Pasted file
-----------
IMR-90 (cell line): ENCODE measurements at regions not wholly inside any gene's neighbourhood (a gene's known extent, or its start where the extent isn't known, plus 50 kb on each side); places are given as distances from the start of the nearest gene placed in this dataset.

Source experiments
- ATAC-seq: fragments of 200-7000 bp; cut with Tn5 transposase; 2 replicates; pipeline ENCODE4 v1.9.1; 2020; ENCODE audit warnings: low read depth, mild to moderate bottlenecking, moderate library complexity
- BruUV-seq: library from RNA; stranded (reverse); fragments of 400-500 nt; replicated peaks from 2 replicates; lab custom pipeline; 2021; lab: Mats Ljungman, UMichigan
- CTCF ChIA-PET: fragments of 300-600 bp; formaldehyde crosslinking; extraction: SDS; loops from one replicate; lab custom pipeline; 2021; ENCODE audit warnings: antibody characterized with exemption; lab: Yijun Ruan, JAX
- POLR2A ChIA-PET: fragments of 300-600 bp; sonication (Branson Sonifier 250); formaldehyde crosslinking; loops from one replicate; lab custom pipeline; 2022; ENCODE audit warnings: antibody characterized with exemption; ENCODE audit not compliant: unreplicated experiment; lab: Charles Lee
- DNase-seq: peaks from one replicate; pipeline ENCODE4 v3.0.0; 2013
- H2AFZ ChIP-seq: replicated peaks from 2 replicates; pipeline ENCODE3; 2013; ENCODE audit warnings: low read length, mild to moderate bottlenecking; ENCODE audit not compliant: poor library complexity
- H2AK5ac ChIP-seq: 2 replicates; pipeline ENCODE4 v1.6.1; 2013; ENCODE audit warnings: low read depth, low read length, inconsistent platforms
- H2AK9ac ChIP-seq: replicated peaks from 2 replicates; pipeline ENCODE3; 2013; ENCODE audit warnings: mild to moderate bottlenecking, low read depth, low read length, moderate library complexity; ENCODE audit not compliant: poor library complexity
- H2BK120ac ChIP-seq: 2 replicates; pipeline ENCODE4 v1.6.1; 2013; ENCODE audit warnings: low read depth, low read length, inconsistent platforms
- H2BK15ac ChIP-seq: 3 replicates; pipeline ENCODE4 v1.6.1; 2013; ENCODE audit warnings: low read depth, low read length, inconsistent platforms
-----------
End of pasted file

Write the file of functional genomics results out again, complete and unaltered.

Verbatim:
IMR-90 (cell line): ENCODE measurements at regions not wholly inside any gene's neighbourhood (a gene's known extent, or its start where the extent isn't known, plus 50 kb on each side); places are given as distances from the start of the nearest gene placed in this dataset.

Source experiments
- ATAC-seq: fragments of 200-7000 bp; cut with Tn5 transposase; 2 replicates; pipeline ENCODE4 v1.9.1; 2020; ENCODE audit warnings: low read depth, mild to moderate bottlenecking, moderate library complexity
- BruUV-seq: library from RNA; stranded (reverse); fragments of 400-500 nt; replicated peaks from 2 replicates; lab custom pipeline; 2021; lab: Mats Ljungman, UMichigan
- CTCF ChIA-PET: fragments of 300-600 bp; formaldehyde crosslinking; extraction: SDS; loops from one replicate; lab custom pipeline; 2021; ENCODE audit warnings: antibody characterized with exemption; lab: Yijun Ruan, JAX
- POLR2A ChIA-PET: fragments of 300-600 bp; sonication (Branson Sonifier 250); formaldehyde crosslinking; loops from one replicate; lab custom pipeline; 2022; ENCODE audit warnings: antibody characterized with exemption; ENCODE audit not compliant: unreplicated experiment; lab: Charles Lee
- DNase-seq: peaks from one replicate; pipeline ENCODE4 v3.0.0; 2013
- H2AFZ ChIP-seq: replicated peaks from 2 replicates; pipeline ENCODE3; 2013; ENCODE audit warnings: low read length, mild to moderate bottlenecking; ENCODE audit not compliant: poor library complexity
- H2AK5ac ChIP-seq: 2 replicates; pipeline ENCODE4 v1.6.1; 2013; ENCODE audit warnings: low read depth, low read length, inconsistent platforms
- H2AK9ac ChIP-seq: replicated peaks from 2 replicates; pipeline ENCODE3; 2013; ENCODE audit warnings: mild to moderate bottlenecking, low read depth, low read length, moderate library complexity; ENCODE audit not compliant: poor library complexity
- H2BK120ac ChIP-seq: 2 replicates; pipeline ENCODE4 v1.6.1; 2013; ENCODE audit warnings: low read depth, low read length, inconsistent platforms
- H2BK15ac ChIP-seq: 3 replicates; pipeline ENCODE4 v1.6.1; 2013; ENCODE audit warnings: low read depth, low read length, inconsistent platforms